Former Secretary of State Condoleezza Rice reveals in her new book, "A Memoir of My Extraordinary, Ordinary Family and Me" that she has battled with procrastination for most of her life. She says in her book, "Procrastination remains a problem for me to this day." The obvious question is: How can someone so successful be a procrastinator?
Successful people aren't perfect; they almost always have some part of their makeup that needs work. Some people are charismatic in front of a live audience, yet struggle with speech writing. Others are amazingly productive despite their lack of organization.
What many of these people do is find ways to compensate for the areas where they are weakest. For example, CEO's who are habitually late and who counteract this by setting their watches ahead.
Procrastination is another area that plagues a lot of accomplished people, yet they are able to pull the proverbial rabbit out of a hat and complete the project every time. They do this by building in an adequate buffer to meet the deadline. Similar to "cramming" the night before a big exam, except they don't cut it that close. There's the "should due-date" and the "gotta due-date" and they don't go beyond the latter. Their crunch time doesn't ever put them in jeopardy of missing the deadline.
Charles Schwab, John Chambers and Richard Branson all have dyslexia. None of them have let this hold them back evidenced by the fact that each has been a CEO of a Fortune 500 Company. Prominent attorney, David Boies, known for being a star litigator (represented the Government in Microsoft anti-trust case) also has dyslexia. Because of this, he has to commit more to memory than most lawyers because his dyslexia hinders him for glancing at note cards in the courtroom.
The comedian and star of "Deal or No Deal," Howie Mandel, has obsessive compulsive disorder and avoids at all costs shaking hands for fear of picking up germs. On his TV show he compensates for this by doing a fist bump with the contestants.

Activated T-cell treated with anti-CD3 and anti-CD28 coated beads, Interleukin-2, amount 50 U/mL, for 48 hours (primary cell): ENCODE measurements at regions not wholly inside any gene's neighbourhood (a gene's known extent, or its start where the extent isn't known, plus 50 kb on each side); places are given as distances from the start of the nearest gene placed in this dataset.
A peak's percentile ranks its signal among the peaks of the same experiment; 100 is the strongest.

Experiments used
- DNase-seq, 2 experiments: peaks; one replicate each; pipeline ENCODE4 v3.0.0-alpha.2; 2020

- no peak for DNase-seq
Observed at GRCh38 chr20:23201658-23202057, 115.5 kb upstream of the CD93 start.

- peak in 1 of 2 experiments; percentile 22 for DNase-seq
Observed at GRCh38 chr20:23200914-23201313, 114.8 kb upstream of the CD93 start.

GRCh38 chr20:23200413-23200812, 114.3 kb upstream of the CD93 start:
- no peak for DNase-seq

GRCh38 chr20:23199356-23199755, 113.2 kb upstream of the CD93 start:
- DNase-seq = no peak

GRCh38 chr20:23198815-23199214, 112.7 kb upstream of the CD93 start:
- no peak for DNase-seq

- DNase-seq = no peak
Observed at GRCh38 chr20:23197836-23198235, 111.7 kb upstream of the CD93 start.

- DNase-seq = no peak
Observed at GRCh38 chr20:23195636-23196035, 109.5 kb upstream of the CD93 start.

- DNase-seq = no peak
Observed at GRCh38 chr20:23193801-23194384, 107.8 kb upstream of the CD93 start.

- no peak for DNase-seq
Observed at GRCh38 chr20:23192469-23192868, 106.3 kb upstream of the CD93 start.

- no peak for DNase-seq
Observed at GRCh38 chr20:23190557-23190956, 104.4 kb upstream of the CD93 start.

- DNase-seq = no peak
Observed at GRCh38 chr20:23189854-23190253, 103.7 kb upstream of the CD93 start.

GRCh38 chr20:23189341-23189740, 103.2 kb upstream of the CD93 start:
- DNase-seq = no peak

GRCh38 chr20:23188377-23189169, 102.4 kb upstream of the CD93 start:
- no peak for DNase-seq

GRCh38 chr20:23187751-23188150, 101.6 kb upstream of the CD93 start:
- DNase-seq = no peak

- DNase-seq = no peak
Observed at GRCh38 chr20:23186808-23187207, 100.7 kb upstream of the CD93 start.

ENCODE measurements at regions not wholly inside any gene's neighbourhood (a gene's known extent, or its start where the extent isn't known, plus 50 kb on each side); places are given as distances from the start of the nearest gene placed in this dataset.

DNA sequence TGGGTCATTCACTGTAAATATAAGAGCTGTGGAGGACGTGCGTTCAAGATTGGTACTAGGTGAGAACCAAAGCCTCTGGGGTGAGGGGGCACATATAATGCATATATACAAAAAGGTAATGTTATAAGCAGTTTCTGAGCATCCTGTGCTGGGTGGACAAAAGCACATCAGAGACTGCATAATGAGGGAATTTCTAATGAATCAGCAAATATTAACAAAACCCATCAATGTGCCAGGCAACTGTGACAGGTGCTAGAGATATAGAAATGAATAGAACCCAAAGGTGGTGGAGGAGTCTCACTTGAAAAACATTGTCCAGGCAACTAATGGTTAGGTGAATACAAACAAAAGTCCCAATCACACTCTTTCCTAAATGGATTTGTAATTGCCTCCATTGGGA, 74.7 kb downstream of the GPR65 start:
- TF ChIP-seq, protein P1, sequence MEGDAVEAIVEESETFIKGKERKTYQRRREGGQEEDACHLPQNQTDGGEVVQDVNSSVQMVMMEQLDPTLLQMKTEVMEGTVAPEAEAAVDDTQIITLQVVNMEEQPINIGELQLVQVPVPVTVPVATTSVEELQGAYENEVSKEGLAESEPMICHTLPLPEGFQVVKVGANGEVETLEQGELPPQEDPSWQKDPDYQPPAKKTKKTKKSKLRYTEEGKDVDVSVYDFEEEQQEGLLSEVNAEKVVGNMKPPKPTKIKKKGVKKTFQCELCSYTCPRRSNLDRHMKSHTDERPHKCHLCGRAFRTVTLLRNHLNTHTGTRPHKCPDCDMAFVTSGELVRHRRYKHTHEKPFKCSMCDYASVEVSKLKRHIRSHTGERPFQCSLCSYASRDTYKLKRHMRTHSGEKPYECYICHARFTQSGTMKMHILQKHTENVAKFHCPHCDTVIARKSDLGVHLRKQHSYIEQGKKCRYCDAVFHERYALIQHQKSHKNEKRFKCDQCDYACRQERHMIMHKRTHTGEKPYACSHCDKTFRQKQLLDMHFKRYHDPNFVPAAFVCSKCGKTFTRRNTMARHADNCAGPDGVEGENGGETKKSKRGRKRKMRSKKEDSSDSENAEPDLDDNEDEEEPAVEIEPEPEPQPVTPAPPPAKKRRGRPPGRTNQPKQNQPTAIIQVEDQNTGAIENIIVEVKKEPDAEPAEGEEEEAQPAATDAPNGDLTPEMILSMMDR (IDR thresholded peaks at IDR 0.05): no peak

David Neeleman, founder of JetBlue Airways, has Attention Deficit Hyperactivity Disorder (ADHD). Unfortunately, ADHD prevents him from being detail-oriented and completing daily tasks, "I have an easier time planning a 20-aircraft fleet than I do paying the light bill." Neeleman looks at the glass as "half-full", saying that with his disorder comes greater creativity and he credits the success of his airline with his ability to think outside the box.
Whatever you are personally struggling with in your life and career, there are ways to overcome it by working around it. Some people make the mistake of using these issues as a crutch, "I've never been a good writer" or "My organizational skills are bad," or "I have don't have the ability to focus," and give themselves permission to be held back.
Successful people have a mindset geared towards getting the results they want despite the obstacles. We look up to them and appreciate what they have achieved without realizing what they have to overcome on a daily basis. These people can give us the motivation to deal with whatever is currently holding us back and unleash our full potential.
Fred & Gladys
Executive Search and Coaching
Authors of GOAL! Your 30 Day Career Plan for Business & Career Success